Enron's Kenneth Lay Asks to Forgo Jury Trial
The proposal by the Lay camp for a trial without a jury "likely reflects a higher level of confidence in the ability of an experienced judge rather than a jury to filter out the atmospherics surrounding Ken Lay," Jacob Frenkel, a former federal prosecutor and enforcement attorney for the Securities and Exchange Commission, told the Journal.
The request to forgo a jury trial was included in motions filed Tuesday in Houston federal court by Lay's attorneys. Lay was charged with conspiracy and fraud last month in an 11-count indictment.
The filings included the request to separate Lay's trial from Skilling, former Enron President, and Causey, former Enron chief accountant, both of whom face more extensive charges. Yesterday, Causey requested a March 2006 trial date, the same date proposed by Skilling, but attorneys for both suggested that setting a trial date may be premature, the Journal reported.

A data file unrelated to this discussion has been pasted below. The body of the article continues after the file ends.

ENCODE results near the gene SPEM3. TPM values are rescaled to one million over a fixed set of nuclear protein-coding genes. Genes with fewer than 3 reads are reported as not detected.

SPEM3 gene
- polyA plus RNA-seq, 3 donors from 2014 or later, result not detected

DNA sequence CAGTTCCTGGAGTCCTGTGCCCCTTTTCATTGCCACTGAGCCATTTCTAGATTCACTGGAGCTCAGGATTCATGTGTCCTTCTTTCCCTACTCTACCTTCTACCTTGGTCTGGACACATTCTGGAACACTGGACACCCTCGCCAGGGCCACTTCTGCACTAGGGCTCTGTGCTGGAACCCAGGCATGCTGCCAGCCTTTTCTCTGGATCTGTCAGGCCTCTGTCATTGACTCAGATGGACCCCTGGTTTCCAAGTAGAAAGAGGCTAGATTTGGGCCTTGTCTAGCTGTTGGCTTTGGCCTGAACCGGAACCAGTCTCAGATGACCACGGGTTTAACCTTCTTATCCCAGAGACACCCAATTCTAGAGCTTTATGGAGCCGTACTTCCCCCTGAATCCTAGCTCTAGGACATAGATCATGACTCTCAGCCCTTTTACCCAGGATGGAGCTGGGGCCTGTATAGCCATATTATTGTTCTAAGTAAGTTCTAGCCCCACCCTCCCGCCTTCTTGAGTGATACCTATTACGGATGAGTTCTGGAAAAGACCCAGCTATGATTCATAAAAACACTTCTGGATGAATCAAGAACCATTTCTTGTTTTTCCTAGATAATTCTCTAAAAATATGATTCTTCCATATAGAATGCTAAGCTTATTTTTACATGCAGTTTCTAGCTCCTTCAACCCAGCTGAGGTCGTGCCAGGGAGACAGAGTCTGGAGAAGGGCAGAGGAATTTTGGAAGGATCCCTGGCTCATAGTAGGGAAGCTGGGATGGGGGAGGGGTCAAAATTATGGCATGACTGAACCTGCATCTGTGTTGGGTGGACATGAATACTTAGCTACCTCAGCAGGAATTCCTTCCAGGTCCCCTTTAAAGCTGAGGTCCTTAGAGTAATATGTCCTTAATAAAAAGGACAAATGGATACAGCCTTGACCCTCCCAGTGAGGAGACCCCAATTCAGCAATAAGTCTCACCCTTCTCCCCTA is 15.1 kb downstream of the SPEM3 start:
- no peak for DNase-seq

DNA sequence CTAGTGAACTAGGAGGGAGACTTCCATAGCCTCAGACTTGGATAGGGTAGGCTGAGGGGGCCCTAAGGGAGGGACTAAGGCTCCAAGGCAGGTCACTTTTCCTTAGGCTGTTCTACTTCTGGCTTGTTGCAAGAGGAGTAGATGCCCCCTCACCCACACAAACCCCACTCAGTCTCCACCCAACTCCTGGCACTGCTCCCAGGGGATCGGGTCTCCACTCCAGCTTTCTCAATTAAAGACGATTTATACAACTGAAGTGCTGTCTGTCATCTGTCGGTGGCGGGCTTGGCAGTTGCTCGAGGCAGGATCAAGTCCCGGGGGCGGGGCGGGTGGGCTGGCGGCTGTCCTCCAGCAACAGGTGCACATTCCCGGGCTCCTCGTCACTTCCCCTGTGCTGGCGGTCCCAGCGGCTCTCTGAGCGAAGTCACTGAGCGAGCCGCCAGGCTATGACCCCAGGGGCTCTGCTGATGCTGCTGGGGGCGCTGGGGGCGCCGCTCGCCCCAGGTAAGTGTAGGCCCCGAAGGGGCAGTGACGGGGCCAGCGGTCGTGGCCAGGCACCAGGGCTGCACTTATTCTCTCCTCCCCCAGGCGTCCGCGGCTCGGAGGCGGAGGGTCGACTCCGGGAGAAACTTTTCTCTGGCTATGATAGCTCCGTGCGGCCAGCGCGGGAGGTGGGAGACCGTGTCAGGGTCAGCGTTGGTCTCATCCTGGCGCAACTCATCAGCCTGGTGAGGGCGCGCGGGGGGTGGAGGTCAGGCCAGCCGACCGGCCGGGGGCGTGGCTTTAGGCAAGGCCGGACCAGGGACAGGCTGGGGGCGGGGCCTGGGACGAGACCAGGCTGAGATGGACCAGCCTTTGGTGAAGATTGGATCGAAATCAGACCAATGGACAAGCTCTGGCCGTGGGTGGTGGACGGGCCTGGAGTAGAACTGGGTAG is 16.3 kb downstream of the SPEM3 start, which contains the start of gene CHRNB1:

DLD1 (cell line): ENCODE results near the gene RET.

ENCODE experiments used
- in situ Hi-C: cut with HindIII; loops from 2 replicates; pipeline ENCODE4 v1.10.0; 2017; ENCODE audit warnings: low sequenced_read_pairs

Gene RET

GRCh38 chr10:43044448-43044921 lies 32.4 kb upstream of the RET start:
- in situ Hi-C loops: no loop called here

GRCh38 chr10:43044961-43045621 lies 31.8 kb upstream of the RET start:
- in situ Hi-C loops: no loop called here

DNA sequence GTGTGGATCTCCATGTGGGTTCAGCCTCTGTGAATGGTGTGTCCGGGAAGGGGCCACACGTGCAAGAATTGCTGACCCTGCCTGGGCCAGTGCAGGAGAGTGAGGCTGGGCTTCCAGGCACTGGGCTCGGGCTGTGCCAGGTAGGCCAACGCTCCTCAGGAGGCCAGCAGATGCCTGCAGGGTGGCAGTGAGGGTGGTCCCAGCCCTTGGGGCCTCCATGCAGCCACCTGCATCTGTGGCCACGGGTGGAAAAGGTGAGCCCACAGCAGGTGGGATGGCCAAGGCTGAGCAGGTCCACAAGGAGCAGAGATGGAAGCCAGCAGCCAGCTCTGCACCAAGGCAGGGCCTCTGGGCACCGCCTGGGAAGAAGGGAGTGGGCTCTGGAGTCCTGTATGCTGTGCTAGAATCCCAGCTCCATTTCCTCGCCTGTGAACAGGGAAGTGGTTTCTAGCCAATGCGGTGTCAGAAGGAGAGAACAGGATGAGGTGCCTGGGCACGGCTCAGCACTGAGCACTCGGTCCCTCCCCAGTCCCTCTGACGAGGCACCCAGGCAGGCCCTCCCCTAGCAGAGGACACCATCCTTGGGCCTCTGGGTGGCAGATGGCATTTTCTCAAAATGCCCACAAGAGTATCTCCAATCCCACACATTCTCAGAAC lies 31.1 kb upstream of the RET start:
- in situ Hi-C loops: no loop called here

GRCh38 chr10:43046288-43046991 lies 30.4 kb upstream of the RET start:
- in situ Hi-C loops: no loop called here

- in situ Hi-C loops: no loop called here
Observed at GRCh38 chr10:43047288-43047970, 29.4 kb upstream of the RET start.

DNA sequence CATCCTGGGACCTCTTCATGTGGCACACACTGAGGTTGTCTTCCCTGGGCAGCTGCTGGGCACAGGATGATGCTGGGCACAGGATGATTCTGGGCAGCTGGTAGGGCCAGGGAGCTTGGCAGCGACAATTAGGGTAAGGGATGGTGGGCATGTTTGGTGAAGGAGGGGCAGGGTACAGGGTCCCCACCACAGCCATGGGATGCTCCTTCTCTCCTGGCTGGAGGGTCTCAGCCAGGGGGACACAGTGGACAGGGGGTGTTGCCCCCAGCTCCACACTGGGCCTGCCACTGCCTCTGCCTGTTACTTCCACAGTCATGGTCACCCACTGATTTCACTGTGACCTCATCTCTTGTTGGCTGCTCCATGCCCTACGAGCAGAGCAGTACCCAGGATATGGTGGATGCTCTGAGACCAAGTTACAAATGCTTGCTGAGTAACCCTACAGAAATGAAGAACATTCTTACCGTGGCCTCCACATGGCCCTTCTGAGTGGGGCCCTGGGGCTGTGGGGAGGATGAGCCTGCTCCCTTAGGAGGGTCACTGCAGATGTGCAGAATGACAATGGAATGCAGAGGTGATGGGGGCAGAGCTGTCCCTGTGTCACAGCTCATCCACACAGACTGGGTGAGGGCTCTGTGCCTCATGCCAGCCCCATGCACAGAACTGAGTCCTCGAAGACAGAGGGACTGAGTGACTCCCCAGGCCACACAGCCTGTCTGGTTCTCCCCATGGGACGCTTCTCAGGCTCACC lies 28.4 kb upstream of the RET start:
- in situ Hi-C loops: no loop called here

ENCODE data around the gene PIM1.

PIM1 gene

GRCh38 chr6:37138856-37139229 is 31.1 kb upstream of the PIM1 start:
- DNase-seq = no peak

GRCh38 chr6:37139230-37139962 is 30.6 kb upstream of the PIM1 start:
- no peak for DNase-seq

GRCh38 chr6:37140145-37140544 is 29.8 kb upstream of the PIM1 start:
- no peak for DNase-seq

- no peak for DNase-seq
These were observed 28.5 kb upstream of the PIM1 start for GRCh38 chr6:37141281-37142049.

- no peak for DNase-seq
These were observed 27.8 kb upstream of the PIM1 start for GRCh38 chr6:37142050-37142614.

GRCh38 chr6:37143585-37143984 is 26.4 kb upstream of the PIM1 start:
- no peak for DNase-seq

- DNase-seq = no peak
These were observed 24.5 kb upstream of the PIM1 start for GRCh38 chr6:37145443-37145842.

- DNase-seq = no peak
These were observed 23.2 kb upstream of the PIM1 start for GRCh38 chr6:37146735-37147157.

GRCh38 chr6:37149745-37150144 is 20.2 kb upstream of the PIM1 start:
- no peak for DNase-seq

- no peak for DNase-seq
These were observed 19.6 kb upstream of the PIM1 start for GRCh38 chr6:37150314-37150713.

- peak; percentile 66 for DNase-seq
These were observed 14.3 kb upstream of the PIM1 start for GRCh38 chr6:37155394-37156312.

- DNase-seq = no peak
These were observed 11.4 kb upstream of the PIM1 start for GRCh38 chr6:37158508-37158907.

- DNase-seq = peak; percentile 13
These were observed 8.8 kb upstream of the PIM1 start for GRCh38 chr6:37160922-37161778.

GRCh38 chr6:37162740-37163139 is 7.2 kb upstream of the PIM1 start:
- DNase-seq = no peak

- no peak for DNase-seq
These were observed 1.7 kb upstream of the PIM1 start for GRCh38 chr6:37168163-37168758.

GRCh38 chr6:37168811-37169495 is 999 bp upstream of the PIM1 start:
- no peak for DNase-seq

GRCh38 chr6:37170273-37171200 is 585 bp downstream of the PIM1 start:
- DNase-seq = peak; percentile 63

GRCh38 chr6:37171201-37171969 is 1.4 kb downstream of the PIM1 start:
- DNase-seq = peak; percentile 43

The Justice Department, in a separate filing Tuesday, proposed trying the three men together in March 2005. Such a date would give Messrs. Skilling and Causey several more months to prepare, "while not unduly delaying Lay's trial," the filing said. The government estimated it would need about 10 weeks to present its case, the Journal reported.
Lay's lead defense attorney Michael Ramsey said he would be fine with a jury trial, provided his client can get an early trial date. However, Ramsey expressed concern with the ability to seat an impartial jury given the enormous amount of publicity the Enron case has received.
Lay's attorneys one again took aim at the charges themselves in this week's filings, saying Lay was accused of "minor, collateral and tissue thin offenses." They also argued that he had been added to an existing indictment against Messrs. Skilling and Causey "as a trophy defendant."